Naturally, the conventional way of going public is to have an investment bank underwrite your stock offering in an initial public offering or IPO.
Then came the reverse merger or merger with an OTC shell. The company seeking money, the venture company, found a (hopefully) clean shell trading over the counter. The shell usually had no assets but had trading public stock. The venture company merged with the OTC shell, giving up 5-20% of its value to the public shell shareholders and paying $50,000-$750,000 to the principals of the public shell. This was the fastest way to make a public company.
Several problems developed in this reverse merger approach. First, the stock of the new company was trading usually without full disclosure. Second, the people who controlled the shell often dumped their stock on the market without mercy, leading to a disastrous decline in the stock price of the new company and unjustified shareholder anger at the new management for letting the stock price slip when the new management was simply being victimized as well.
The SEC found many abuses in the reverse merger game, so in 2005 they issued a new rule requiring that the combined merger company had to file a Form 8-K within four days after the merger. This Form 8-K had to contain essentially all the information you would need to file in a public offering. Now there would be full disclosure to investors – essentially the same disclosure you would need to file if you were registering the stock for sale. So we now call this Form 8-K a Super 8-K.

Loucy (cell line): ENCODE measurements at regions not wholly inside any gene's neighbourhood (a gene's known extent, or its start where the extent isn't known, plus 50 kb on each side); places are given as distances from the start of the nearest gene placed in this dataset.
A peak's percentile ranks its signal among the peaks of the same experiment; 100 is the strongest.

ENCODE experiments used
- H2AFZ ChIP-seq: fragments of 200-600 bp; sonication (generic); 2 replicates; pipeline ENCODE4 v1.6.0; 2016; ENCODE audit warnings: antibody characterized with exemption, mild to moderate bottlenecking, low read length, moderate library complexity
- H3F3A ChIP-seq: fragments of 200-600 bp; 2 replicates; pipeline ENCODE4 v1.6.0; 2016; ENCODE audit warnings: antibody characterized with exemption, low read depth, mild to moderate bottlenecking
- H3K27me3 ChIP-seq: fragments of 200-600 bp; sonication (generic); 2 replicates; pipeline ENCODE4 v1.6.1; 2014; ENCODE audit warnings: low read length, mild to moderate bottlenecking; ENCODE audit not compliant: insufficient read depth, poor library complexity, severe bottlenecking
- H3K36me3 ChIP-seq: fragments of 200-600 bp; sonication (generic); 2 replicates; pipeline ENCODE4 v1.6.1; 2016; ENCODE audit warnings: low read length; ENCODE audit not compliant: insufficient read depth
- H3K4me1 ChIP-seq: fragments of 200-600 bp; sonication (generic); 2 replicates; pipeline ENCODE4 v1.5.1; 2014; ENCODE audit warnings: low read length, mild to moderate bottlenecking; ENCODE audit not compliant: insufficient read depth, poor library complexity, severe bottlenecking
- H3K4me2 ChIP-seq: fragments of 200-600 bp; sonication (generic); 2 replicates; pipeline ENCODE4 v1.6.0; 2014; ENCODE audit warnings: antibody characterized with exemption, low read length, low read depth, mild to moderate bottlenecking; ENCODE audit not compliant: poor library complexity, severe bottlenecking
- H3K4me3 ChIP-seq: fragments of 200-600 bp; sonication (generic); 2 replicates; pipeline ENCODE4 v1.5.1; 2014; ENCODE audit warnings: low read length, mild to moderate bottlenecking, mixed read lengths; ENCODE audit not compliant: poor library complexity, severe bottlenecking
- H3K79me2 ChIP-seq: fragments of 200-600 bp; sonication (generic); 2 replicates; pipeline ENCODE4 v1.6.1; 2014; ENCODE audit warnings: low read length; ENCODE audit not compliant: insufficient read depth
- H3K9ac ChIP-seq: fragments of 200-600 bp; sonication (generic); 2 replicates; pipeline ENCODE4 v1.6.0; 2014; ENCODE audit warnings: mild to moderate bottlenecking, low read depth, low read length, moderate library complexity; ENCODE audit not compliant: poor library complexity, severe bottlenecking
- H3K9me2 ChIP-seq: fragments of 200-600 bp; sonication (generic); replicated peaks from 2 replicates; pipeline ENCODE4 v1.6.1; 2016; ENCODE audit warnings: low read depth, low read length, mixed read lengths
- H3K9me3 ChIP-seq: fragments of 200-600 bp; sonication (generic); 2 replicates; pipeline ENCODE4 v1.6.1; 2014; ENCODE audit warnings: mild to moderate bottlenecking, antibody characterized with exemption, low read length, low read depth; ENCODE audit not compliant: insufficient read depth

You may find yourself thinking, “If I have to file the same information as in a public offering, why do I have to buy the shell and give up all that stock and money?”? The answer is that there are usually no good reasons to buy the shell. You might as well do what is sometimes called a self-filing or direct registration.
Moreover, when you do a reverse merger, there are many drawbacks to buying the shell over registering the stock in a self-registration. It costs you a lot to give up all that money and a significant percentage of your company to do a shell deal. Shells can have undisclosed problems and liabilities. Instead of having to prepare a filing on one company, in effect you must prepare the documents for two companies that are now in the new company: your company and the shell. Shell companies have had a negative reputation in the past. While you are trying to raise money and build your company, you do not want the old shareholders dumping stock. You want loyal shareholders. As a former market maker as well as an attorney and investment banker, I can tell you that a strong operating company can attract more and better market makers than those that usually trade OTC shells. As a market maker, I used to trade public shell companies and buy large blocks of stock for pennies. After a merger, I would sell it fast for several dollars. The volume of trading in a shell company is usually thin. While some may think they are paying for a trading market by buying a shell, they are really buying a market that has nothing of much value.
Thus, the more you look at the alternatives, the more you can start to see the advantages of a self-registration. Now you want to contact a good advisor on these transactions. Looking at all this data can cause you to reach the same conclusion others have, self-filings are usually a better deal.